Gadgets for Geeks

WSJ: Google Preps VR Android

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WSJ: Google Preps VR Android

The Wall Street Journal reports Google has "tens of engineers" working on an Android version designed for virtual reality applications, part of the search giant's plan to rival the Facebook-owned Oculus VR.

The VR Android will be freely distributed to headset OEMs, just as Android is for smartphones, tablets and wearable devices. Reportedly leading the development team is Clay Bavor, VP of product management and one of the people behind the cheap-as-free Google Cardboard VR headset, the WSJ adds.

One also has to keep in mind Google is a lead investor in Magic Leap, a mysterious startup working on augmented reality software.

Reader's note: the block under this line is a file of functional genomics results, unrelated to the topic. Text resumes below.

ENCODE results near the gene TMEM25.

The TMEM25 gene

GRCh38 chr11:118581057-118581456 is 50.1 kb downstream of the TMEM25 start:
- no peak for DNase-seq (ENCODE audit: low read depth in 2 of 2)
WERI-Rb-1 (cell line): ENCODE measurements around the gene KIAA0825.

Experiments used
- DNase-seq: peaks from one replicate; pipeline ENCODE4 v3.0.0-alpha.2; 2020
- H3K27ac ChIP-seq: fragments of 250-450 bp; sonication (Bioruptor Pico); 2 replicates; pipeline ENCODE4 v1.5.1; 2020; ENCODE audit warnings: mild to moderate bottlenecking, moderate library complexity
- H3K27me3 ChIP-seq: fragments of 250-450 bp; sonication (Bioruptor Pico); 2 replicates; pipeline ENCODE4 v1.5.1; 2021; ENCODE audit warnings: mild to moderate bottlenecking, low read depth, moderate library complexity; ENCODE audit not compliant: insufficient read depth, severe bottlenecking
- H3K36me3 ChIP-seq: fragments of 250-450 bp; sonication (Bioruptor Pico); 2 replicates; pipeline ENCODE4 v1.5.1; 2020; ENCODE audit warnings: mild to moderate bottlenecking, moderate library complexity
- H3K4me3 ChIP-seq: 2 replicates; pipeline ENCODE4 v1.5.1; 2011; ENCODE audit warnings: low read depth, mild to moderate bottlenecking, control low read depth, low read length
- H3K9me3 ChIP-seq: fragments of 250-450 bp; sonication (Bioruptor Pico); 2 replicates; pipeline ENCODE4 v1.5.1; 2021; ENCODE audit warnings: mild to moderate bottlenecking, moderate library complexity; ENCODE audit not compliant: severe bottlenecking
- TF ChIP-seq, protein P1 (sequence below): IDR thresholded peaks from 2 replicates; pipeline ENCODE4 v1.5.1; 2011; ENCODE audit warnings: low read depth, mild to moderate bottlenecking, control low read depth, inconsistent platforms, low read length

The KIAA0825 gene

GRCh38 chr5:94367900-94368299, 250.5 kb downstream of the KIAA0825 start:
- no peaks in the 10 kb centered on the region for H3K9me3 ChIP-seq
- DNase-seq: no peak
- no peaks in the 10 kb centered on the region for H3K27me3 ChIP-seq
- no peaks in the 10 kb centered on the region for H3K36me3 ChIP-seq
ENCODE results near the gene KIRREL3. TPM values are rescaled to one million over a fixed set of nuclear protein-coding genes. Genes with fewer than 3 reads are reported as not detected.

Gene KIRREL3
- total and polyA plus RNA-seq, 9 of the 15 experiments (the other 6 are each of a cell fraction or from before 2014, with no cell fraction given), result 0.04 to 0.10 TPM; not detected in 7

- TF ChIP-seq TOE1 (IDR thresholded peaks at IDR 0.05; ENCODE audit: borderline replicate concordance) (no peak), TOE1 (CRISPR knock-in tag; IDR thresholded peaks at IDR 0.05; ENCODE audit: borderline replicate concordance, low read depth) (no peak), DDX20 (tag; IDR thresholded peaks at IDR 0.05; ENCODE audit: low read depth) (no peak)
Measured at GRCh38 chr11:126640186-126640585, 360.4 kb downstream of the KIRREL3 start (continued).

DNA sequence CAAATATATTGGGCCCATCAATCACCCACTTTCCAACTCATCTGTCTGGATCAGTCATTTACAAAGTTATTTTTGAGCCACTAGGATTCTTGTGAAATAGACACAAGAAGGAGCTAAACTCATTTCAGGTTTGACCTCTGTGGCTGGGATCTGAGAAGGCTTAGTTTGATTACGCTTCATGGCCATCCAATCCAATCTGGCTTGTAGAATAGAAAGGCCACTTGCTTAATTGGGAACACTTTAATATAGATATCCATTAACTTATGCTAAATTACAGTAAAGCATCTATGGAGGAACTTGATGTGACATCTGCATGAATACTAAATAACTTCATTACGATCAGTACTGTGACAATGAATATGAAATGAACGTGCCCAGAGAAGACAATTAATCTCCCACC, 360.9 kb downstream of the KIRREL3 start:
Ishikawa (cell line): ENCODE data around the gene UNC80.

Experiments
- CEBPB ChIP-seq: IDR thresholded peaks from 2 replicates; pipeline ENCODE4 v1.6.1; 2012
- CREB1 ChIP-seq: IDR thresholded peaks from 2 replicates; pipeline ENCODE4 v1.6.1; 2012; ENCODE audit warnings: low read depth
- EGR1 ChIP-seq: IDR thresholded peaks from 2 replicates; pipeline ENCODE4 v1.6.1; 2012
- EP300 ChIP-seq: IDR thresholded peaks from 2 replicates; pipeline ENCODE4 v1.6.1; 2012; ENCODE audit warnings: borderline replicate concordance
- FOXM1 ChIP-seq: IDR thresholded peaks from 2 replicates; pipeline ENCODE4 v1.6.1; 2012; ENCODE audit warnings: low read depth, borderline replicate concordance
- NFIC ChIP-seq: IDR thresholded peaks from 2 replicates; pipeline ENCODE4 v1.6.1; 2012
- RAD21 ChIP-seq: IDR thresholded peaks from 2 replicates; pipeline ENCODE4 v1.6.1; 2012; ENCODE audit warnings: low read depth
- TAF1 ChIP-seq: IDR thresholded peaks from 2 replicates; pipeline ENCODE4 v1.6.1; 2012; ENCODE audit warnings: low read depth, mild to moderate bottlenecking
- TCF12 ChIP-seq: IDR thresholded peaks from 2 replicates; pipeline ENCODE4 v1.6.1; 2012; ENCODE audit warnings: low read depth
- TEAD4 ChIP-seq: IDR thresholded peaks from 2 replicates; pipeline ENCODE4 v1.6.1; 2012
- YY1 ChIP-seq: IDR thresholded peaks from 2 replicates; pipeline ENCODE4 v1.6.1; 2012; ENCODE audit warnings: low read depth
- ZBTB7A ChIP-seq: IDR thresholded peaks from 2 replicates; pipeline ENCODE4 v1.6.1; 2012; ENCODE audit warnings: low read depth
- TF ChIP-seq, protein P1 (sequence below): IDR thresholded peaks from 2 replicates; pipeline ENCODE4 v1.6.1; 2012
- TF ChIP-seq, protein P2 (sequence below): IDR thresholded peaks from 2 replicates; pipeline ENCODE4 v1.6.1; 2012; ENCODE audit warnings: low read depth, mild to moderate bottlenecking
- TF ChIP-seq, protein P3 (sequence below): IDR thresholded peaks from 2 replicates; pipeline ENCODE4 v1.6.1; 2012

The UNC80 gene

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Google and Mattel Bring Back the View-Master

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Google and Mattel Bring Back the View-Master

Google and Mattel breathe new life in the View-Master, the venerable stereoscopic photo viewer, with a new version one can describe as a low-cost Oculus Rift for the young (and young at heart).

The View-Master first appeared back at the 1939 New York World's Fair, and uses cardboard "reels" to display a wide arrange of small colour slides. The Google-Mattel take on the viewer looks similar, only it is based on Cardboard, the low-cost (one can technically make one for free) VR headset from the search giant. It uses a smartphone, plastic "experience reels" and companion Mattel and Cardboard apps to push VR and augmented reality (AR) experiences.